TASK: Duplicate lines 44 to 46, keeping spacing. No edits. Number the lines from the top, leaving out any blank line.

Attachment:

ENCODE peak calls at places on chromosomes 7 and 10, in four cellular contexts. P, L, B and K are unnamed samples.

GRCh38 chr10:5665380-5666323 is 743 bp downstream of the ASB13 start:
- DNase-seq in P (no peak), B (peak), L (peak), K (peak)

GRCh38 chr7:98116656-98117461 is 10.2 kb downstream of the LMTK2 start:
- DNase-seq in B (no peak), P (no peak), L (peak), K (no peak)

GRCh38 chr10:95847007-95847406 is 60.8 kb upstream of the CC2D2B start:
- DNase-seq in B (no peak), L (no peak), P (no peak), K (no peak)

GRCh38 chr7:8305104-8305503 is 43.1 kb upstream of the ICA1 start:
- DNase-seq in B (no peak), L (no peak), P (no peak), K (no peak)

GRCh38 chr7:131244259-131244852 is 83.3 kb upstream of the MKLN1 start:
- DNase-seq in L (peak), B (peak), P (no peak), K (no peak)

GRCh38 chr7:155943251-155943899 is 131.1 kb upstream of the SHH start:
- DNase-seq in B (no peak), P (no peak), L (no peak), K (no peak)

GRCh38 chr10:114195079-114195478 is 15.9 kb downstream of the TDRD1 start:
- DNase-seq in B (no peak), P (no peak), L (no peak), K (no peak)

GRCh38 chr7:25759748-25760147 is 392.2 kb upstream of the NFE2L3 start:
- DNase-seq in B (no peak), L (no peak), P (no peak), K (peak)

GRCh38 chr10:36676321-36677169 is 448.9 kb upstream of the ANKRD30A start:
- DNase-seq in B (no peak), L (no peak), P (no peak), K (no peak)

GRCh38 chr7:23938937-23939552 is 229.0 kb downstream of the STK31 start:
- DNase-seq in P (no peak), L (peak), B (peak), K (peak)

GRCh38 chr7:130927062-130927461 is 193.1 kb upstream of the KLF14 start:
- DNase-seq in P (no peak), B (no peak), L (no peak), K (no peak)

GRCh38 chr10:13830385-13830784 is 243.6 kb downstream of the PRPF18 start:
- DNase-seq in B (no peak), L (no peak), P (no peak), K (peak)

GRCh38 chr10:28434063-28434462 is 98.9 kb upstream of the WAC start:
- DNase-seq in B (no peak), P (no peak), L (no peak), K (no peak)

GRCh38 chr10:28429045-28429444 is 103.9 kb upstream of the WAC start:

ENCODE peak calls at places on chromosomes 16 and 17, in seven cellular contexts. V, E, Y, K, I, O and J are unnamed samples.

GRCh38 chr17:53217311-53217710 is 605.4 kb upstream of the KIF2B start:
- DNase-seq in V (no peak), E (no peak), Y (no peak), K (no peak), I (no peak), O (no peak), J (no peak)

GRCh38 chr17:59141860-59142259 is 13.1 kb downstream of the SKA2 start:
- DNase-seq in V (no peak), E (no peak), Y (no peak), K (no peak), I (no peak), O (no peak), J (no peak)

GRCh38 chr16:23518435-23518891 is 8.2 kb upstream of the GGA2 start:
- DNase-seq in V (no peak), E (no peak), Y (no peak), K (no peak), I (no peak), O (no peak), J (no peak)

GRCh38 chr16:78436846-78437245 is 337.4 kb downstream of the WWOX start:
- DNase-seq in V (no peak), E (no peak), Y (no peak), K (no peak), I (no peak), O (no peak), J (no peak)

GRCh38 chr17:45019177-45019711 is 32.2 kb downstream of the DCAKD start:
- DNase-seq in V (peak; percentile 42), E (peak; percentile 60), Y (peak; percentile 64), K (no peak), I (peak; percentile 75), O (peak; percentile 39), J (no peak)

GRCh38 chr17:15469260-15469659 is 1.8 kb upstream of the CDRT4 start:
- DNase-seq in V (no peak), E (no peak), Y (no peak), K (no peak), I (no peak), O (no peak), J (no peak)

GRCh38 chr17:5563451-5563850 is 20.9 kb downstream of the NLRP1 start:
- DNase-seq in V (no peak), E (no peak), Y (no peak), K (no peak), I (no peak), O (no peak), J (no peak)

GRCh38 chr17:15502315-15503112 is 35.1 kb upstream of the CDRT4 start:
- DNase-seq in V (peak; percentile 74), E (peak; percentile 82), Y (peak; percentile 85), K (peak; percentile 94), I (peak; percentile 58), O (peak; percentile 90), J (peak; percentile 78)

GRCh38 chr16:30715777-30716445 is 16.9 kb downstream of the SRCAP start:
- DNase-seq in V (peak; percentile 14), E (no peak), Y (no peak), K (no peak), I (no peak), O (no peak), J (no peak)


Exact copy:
GRCh38 chr17:15502315-15503112 is 35.1 kb upstream of the CDRT4 start:
- DNase-seq in V (peak; percentile 74), E (peak; percentile 82), Y (peak; percentile 85), K (peak; percentile 94), I (peak; percentile 58), O (peak; percentile 90), J (peak; percentile 78)

GRCh38 chr16:30715777-30716445 is 16.9 kb downstream of the SRCAP start: